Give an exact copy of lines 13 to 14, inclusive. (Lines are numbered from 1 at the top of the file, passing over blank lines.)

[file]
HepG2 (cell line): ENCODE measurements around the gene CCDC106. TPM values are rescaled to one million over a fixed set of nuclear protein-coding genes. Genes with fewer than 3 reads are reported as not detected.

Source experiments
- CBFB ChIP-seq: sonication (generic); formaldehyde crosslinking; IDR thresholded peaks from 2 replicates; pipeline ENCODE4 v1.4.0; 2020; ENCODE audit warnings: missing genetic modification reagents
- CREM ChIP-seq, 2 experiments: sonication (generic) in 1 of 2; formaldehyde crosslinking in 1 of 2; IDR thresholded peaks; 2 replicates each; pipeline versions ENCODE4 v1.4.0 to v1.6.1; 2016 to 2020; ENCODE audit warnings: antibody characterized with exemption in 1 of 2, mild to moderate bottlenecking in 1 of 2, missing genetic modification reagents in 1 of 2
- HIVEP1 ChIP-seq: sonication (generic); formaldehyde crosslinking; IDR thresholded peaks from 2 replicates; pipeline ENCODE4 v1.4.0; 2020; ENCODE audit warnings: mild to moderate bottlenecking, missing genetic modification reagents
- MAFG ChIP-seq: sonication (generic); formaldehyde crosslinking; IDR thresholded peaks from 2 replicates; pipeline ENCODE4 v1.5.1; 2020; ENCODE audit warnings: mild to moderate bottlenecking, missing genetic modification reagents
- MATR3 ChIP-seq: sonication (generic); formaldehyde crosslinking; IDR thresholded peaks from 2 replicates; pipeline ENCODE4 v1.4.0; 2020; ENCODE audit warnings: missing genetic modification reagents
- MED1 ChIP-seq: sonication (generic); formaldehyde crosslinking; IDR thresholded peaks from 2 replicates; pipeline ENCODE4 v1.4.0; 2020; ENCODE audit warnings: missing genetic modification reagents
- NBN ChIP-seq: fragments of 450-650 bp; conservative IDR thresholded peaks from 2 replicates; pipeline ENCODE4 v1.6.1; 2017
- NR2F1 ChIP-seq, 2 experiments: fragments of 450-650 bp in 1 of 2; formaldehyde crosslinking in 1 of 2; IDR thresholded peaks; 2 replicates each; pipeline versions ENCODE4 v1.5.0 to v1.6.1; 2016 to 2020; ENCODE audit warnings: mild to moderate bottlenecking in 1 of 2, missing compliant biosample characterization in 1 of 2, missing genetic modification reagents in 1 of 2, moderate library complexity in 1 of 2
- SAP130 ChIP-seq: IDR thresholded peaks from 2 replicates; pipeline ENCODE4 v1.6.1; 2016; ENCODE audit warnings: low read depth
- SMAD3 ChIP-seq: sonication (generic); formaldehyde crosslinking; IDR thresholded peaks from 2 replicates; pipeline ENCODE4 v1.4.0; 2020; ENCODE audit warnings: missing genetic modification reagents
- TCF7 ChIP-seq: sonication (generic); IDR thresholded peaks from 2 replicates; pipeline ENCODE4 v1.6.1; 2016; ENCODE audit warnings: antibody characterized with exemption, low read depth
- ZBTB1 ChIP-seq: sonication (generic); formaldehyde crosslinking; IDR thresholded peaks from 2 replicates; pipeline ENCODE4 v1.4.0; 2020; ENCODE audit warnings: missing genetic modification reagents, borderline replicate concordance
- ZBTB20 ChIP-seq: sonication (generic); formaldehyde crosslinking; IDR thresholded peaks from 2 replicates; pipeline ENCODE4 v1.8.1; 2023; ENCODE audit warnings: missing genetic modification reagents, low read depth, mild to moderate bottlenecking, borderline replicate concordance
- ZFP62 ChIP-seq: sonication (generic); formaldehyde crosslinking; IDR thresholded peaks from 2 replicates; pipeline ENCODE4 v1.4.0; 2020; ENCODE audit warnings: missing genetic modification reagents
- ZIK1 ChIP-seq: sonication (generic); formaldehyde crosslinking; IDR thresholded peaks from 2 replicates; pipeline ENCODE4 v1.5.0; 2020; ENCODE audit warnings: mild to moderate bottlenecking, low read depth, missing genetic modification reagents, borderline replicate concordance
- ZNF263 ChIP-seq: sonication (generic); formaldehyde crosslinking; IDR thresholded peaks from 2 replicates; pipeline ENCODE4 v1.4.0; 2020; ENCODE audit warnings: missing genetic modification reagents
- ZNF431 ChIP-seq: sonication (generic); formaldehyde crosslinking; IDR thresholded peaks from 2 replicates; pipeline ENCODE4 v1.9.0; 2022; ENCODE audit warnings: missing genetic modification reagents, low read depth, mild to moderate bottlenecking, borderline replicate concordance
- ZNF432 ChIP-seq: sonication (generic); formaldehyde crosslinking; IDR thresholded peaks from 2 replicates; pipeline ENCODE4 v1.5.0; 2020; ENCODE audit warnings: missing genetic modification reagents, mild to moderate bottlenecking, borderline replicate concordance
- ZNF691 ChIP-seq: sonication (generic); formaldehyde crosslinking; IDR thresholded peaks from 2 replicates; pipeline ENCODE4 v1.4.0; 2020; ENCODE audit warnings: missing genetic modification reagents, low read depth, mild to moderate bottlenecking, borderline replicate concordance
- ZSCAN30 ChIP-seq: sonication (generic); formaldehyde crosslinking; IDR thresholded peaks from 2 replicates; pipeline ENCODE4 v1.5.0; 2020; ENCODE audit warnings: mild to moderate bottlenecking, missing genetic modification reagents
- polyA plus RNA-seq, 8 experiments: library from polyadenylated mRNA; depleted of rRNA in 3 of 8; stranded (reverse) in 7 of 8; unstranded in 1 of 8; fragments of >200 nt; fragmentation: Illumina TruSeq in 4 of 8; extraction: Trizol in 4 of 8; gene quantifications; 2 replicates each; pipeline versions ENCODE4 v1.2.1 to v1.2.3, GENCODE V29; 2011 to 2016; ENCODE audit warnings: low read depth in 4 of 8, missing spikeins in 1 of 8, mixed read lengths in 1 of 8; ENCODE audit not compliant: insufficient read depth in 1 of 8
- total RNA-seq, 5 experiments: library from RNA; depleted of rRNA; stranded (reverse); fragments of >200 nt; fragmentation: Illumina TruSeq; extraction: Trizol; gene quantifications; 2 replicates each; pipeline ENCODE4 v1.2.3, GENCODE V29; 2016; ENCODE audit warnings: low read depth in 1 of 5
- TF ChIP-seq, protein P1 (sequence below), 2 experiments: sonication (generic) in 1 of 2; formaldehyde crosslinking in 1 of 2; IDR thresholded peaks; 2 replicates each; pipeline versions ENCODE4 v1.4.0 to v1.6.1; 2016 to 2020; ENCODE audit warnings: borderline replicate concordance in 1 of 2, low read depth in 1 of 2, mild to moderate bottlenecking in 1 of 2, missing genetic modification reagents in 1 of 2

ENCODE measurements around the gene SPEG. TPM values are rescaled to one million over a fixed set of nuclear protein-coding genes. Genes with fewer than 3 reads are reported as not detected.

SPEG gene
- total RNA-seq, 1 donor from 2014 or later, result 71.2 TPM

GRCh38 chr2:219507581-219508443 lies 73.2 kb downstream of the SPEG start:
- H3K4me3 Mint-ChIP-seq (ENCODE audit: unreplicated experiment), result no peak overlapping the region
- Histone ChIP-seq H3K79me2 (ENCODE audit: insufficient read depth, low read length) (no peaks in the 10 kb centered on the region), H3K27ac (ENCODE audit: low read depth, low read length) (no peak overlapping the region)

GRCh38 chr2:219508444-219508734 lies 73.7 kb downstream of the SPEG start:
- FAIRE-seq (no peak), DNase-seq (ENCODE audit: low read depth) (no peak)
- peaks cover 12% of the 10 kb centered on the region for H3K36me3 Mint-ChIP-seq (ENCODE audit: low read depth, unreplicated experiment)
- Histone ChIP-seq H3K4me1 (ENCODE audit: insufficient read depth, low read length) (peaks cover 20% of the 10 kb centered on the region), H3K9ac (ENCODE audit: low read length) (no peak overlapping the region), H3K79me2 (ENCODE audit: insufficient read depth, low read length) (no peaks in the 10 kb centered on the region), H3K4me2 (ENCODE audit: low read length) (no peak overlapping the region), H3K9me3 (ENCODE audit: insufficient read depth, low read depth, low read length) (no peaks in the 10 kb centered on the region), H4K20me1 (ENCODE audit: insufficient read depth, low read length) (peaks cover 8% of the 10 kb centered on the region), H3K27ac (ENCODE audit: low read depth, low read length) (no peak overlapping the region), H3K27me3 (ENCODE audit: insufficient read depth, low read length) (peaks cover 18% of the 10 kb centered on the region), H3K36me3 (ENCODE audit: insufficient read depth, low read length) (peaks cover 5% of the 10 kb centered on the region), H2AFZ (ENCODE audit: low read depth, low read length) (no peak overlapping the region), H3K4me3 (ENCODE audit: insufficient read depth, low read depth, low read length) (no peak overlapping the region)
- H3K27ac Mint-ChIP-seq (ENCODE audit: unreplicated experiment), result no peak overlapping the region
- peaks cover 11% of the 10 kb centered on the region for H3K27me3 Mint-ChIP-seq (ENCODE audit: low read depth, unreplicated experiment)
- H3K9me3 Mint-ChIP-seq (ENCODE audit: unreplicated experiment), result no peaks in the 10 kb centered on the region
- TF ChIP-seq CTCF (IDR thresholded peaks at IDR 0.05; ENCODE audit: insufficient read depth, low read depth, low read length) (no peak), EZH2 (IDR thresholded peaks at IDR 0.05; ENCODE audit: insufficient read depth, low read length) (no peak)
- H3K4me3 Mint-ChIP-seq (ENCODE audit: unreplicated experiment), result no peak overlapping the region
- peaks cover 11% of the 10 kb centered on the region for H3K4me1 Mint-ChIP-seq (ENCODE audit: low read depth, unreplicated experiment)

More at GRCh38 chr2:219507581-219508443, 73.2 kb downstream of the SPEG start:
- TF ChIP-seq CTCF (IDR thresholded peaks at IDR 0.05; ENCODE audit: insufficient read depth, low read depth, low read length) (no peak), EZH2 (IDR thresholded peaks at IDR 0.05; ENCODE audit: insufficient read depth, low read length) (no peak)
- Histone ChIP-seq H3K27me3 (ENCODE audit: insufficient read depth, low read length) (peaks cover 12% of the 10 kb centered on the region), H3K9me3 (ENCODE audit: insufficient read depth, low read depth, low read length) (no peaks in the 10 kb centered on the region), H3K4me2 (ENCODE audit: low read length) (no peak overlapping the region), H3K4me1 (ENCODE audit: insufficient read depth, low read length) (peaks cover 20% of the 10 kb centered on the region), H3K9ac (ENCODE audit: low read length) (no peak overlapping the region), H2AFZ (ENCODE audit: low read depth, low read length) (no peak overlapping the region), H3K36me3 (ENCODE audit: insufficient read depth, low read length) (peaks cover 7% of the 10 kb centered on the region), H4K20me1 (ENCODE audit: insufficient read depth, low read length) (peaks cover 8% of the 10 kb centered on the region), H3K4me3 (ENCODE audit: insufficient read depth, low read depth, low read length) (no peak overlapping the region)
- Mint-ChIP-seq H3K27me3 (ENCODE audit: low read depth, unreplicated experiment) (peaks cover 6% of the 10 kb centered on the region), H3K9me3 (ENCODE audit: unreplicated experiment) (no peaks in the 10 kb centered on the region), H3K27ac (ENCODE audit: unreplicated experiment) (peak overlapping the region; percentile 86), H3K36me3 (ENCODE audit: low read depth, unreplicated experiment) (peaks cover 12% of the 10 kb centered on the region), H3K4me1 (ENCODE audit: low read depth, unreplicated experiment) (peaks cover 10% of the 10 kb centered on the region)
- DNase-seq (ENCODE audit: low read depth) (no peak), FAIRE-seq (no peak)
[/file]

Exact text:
- TCF7 ChIP-seq: sonication (generic); IDR thresholded peaks from 2 replicates; pipeline ENCODE4 v1.6.1; 2016; ENCODE audit warnings: antibody characterized with exemption, low read depth
- ZBTB1 ChIP-seq: sonication (generic); formaldehyde crosslinking; IDR thresholded peaks from 2 replicates; pipeline ENCODE4 v1.4.0; 2020; ENCODE audit warnings: missing genetic modification reagents, borderline replicate concordance